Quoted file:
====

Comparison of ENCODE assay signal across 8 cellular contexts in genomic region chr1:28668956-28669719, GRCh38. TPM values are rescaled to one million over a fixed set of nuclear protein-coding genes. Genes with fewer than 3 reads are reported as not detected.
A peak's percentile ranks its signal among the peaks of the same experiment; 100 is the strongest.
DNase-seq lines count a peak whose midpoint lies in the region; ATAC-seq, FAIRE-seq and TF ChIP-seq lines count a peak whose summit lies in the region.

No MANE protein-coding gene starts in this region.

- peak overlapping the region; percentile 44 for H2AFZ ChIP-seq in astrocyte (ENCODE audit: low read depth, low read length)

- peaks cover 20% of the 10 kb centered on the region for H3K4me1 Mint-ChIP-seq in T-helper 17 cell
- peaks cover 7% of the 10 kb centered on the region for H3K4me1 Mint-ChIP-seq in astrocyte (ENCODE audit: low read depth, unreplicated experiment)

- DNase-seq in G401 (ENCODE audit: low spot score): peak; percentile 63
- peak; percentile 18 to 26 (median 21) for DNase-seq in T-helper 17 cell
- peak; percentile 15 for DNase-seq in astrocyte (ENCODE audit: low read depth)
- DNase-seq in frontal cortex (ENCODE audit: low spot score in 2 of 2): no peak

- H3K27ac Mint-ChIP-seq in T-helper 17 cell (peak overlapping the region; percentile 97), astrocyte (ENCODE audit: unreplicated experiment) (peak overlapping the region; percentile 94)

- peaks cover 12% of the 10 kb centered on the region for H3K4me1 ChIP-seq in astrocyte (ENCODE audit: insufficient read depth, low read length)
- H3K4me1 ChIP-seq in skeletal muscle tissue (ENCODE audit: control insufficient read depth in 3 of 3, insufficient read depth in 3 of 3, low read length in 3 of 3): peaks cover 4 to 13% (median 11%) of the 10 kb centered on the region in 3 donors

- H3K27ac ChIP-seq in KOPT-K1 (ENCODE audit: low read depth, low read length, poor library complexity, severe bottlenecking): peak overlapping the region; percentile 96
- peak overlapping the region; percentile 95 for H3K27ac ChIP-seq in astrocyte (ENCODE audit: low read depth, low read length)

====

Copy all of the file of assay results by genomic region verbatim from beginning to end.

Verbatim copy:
Comparison of ENCODE assay signal across 8 cellular contexts in genomic region chr1:28668956-28669719, GRCh38. TPM values are rescaled to one million over a fixed set of nuclear protein-coding genes. Genes with fewer than 3 reads are reported as not detected.
A peak's percentile ranks its signal among the peaks of the same experiment; 100 is the strongest.
DNase-seq lines count a peak whose midpoint lies in the region; ATAC-seq, FAIRE-seq and TF ChIP-seq lines count a peak whose summit lies in the region.

No MANE protein-coding gene starts in this region.

- peak overlapping the region; percentile 44 for H2AFZ ChIP-seq in astrocyte (ENCODE audit: low read depth, low read length)

- peaks cover 20% of the 10 kb centered on the region for H3K4me1 Mint-ChIP-seq in T-helper 17 cell
- peaks cover 7% of the 10 kb centered on the region for H3K4me1 Mint-ChIP-seq in astrocyte (ENCODE audit: low read depth, unreplicated experiment)

- DNase-seq in G401 (ENCODE audit: low spot score): peak; percentile 63
- peak; percentile 18 to 26 (median 21) for DNase-seq in T-helper 17 cell
- peak; percentile 15 for DNase-seq in astrocyte (ENCODE audit: low read depth)
- DNase-seq in frontal cortex (ENCODE audit: low spot score in 2 of 2): no peak

- H3K27ac Mint-ChIP-seq in T-helper 17 cell (peak overlapping the region; percentile 97), astrocyte (ENCODE audit: unreplicated experiment) (peak overlapping the region; percentile 94)

- peaks cover 12% of the 10 kb centered on the region for H3K4me1 ChIP-seq in astrocyte (ENCODE audit: insufficient read depth, low read length)
- H3K4me1 ChIP-seq in skeletal muscle tissue (ENCODE audit: control insufficient read depth in 3 of 3, insufficient read depth in 3 of 3, low read length in 3 of 3): peaks cover 4 to 13% (median 11%) of the 10 kb centered on the region in 3 donors

- H3K27ac ChIP-seq in KOPT-K1 (ENCODE audit: low read depth, low read length, poor library complexity, severe bottlenecking): peak overlapping the region; percentile 96
- peak overlapping the region; percentile 95 for H3K27ac ChIP-seq in astrocyte (ENCODE audit: low read depth, low read length)